Citing Sources: What, When, and How Often to Cite
One of the most common questions about citing sources is: how often must I cite? Many students think it’s acceptable to cite a source once at the end of a paragraph, but to make clear where your information came from, you need to cite much more often than that.
You need to cite every time you’ve used words, ideas, or images from a source. If it didn’t come from your own head, show where it did come from. And you need to place the citation with the source material either in the sentence itself or in parenthesis at the end of it.
Citing Sources: What to Cite
There are only two things that don’t require citation. They are:
- Common knowledge. If it’s a fact the average person could be expected to know, or if you could easily find the same information in numerous reference materials, you don’t need a citation. For example, if you write that the American Declaration of Independence was signed in 1776, you wouldn’t need to cite a source.
- Your own experiences, observations, memories, thoughts, and opinions. If you’re writing from knowledge that you had already before you did any research, you don’t need to cite a source. It’s assumed that anything in your paper that isn’t attributed to a source comes from you.
Citing Sources: When to Cite
Remember that the purpose of citations is to make clear to readers which material in your essay comes from a source and which is your own thoughts. So you need to cite every time to use material from your research.
You should place a citation in any sentence in which you use words, thoughts, facts, or opinions that you learned from a source. This is true whether you use the exact words of the source or put the information into your own words.
If you’ve used a lot of research in your paper, this may mean that every sentence will contain a citation. That’s a good thing: it shows that you did extensive research and can back up your points. To keep the citations from becoming repetitious, you can very them: sometimes putting the citation directly into the sentence (“According to…”) other times using parenthetical citations. (See the articles on how
Citing Sources: How Often to Cite
Whenever you use a source, you should let readers know that as early as possible and tell them what the source is.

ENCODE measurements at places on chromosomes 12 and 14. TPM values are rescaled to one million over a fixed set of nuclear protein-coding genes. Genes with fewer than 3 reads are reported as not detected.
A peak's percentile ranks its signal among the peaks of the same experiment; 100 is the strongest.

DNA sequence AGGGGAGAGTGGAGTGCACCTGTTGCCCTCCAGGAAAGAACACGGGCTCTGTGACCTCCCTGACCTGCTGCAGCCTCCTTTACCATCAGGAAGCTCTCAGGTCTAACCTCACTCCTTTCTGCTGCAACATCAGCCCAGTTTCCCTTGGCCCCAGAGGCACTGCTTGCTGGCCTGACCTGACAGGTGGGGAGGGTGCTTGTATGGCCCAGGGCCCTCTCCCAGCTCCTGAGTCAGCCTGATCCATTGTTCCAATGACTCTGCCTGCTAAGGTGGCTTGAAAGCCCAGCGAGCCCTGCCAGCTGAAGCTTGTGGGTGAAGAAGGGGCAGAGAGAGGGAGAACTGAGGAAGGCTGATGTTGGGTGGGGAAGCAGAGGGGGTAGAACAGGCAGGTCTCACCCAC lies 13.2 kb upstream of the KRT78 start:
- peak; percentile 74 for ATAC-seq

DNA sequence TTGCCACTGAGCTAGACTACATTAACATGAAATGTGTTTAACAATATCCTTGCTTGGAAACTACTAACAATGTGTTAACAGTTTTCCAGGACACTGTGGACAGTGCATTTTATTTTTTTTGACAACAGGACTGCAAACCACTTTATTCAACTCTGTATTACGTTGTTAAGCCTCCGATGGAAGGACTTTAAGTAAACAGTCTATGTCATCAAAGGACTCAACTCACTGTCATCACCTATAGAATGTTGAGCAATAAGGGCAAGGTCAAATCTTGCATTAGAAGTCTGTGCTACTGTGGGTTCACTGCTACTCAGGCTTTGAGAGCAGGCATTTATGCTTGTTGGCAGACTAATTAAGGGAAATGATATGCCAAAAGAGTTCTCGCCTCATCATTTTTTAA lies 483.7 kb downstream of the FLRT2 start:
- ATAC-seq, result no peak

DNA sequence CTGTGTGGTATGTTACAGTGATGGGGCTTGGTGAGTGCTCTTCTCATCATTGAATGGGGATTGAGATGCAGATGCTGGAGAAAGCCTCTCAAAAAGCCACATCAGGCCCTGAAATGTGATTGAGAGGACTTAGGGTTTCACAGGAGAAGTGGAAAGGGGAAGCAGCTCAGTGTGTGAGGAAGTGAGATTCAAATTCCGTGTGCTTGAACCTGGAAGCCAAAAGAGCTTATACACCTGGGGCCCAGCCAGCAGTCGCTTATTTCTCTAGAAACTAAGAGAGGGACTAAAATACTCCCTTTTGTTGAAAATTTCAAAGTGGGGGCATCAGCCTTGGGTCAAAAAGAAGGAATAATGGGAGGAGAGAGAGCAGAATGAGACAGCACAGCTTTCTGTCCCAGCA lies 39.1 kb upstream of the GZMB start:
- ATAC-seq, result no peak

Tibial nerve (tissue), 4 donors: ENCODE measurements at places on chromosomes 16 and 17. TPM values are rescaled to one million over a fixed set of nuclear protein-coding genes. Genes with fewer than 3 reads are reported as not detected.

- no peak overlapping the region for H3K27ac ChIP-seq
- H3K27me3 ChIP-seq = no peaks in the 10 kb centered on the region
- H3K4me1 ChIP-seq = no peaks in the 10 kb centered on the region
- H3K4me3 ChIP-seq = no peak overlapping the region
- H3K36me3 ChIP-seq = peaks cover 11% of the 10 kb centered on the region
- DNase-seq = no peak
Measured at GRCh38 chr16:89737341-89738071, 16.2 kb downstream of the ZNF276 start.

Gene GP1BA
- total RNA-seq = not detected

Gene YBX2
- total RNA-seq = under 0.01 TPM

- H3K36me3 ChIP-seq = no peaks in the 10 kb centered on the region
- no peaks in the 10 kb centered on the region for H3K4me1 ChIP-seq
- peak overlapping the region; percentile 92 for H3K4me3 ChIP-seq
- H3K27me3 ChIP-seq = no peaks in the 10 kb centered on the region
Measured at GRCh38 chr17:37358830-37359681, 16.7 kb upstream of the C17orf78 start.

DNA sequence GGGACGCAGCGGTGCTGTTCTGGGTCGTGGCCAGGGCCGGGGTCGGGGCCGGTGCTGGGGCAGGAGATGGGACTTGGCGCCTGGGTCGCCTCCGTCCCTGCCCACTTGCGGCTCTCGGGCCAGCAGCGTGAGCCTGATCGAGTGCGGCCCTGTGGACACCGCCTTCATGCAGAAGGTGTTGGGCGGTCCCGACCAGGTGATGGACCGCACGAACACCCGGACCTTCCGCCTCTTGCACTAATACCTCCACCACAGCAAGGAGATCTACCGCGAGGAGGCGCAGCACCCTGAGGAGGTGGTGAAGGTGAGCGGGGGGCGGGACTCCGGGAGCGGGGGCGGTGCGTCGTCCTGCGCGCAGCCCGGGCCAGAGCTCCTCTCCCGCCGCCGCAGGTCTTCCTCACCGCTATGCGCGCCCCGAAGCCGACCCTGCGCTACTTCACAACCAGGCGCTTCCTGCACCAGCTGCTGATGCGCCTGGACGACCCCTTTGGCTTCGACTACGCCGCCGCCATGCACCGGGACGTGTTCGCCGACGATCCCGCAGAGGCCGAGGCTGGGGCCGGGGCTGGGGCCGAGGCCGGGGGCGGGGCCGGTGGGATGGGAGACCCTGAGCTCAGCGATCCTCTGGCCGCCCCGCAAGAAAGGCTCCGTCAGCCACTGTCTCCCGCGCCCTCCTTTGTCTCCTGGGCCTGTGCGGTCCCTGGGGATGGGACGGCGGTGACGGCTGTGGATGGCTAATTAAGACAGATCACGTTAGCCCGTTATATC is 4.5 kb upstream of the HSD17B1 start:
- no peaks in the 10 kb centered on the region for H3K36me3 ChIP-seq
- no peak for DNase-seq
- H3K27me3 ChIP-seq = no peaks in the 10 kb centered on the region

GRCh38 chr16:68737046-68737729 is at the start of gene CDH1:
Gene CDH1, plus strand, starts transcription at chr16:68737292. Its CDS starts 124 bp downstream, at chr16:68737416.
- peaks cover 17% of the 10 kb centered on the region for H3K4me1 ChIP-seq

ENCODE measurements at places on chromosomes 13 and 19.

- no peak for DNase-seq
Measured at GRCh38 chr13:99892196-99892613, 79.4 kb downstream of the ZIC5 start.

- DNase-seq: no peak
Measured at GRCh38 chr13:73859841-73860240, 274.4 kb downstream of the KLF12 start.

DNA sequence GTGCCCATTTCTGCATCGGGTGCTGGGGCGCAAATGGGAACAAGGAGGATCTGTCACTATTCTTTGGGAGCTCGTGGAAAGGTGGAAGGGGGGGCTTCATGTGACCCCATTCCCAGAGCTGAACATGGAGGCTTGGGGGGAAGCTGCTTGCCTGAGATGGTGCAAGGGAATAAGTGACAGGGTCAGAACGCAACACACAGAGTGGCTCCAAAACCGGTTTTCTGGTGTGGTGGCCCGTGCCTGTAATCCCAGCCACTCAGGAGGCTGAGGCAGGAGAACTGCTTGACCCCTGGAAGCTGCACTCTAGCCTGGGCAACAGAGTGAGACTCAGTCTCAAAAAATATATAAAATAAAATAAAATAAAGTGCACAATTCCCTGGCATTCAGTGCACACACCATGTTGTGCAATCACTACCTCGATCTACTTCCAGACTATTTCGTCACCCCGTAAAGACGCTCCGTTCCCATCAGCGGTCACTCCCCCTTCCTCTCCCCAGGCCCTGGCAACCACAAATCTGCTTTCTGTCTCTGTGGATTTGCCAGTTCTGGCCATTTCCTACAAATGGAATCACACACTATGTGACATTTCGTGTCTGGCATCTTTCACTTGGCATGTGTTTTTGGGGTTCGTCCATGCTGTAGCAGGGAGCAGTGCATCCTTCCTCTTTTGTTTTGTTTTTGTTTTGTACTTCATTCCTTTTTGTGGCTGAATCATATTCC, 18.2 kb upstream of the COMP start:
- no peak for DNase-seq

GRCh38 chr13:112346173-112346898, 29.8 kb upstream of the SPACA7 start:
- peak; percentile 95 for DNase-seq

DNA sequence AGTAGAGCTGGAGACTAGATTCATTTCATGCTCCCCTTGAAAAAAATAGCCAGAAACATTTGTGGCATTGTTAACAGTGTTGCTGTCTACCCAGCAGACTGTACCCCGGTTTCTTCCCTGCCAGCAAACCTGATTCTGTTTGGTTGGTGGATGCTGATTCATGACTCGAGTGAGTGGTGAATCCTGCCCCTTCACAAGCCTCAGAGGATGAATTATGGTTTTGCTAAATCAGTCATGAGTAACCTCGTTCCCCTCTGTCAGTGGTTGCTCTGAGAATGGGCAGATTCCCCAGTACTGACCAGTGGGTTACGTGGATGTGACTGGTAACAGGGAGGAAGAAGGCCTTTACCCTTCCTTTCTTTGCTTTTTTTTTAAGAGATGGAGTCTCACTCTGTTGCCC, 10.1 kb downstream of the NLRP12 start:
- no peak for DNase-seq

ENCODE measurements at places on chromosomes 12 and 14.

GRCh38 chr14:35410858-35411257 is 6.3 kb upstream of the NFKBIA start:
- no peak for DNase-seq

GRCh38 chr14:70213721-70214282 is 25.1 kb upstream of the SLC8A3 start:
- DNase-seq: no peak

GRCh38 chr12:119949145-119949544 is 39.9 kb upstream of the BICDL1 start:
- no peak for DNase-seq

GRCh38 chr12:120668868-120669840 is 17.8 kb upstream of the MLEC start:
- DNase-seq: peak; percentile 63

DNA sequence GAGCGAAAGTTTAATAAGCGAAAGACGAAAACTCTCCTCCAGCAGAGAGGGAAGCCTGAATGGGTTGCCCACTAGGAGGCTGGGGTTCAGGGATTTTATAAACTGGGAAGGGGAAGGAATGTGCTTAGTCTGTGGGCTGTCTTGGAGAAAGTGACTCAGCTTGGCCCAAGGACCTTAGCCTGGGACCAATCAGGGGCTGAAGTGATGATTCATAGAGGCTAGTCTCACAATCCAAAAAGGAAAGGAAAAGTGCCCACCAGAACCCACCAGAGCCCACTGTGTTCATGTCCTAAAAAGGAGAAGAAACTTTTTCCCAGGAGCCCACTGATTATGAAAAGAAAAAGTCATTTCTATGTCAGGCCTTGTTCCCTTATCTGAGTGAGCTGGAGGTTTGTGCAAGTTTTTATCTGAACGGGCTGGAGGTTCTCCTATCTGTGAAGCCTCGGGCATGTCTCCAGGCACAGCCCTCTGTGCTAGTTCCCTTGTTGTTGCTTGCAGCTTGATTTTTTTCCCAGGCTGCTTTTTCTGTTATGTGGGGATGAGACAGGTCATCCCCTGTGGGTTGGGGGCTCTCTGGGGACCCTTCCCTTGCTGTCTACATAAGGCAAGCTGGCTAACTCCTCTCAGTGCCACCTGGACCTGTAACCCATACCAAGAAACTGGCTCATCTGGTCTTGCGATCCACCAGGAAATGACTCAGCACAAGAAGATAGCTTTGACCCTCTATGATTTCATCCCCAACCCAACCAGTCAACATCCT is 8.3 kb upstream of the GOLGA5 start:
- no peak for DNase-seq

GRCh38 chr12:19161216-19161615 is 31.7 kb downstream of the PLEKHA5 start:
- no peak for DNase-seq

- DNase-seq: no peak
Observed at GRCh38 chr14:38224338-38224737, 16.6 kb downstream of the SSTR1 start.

Because citations are designed to show readers which material came from a source and which from you, it isn’t sufficient to cite once at the end of a paragraph. You need to include a citation for every piece of borrowed information. But you don’t always have to do it in parenthesis. If you have a long passage of information paraphrased from a single source, you can introduce it with a signal phrase (such as “According to…”) and place a parenthetical citation at the end.
MLA Citation Examples
When the advent of large publishing firms in the twentieth century made it possible to offer authors everything from editing to distribution under one roof, self-publishing fell out of favor (DuHadaway par. 2). While the option for an author to publish his or her own work has always been available through book manufacturers and subsidy publishers, the resulting books have been looked down on by booksellers and reviewers as inferior products (Ross 1). Tom and Marilyn Ross quote one reviewer, “Self-published books come in four at a time, and when I see the imprint, I throw them immediately in the wastebasket. I wouldn’t even give them away” (44). A further difficulty is created by the fact that self-publishing outfits offer bookstores only a twenty-five to thirty percent discount as opposed to the usual forty percent and don’t allow the return of books (Ross 35).
You’ll notice in this paragraph that every sentence contains information from a source, one from DuHadaway and the other three from Ross. Do you see how easy it is to identify which information came from each one? You’ll also notice that the frequent citations don’t interfere at all with reading the paragraph smoothly. In one case, the authors are named in the sentence; in the other cases they’re in the parenthesis. But either way, you can clearly see which information came from which sources.
NOTE: You don’t need to put parenthesis around a signal statement. Students sometimes mistakenly think that because they are citing their source, parenthesis are necessary. Use the parenthesis only if you’re adding the citation to the end of the sentence, not if it’s part of the sentence.
Use the MLA and APA style guides to be sure you’re including the correct information in the your citations. It will be very brief, such as author and page number or year. You never want to include full bibliographic information in the body of your essay. Save the publication information for the bibliography at the end of your paper.
I hope this answers all your questions about citing sources. You can find specific instructions for citing in APA and MLA style on the
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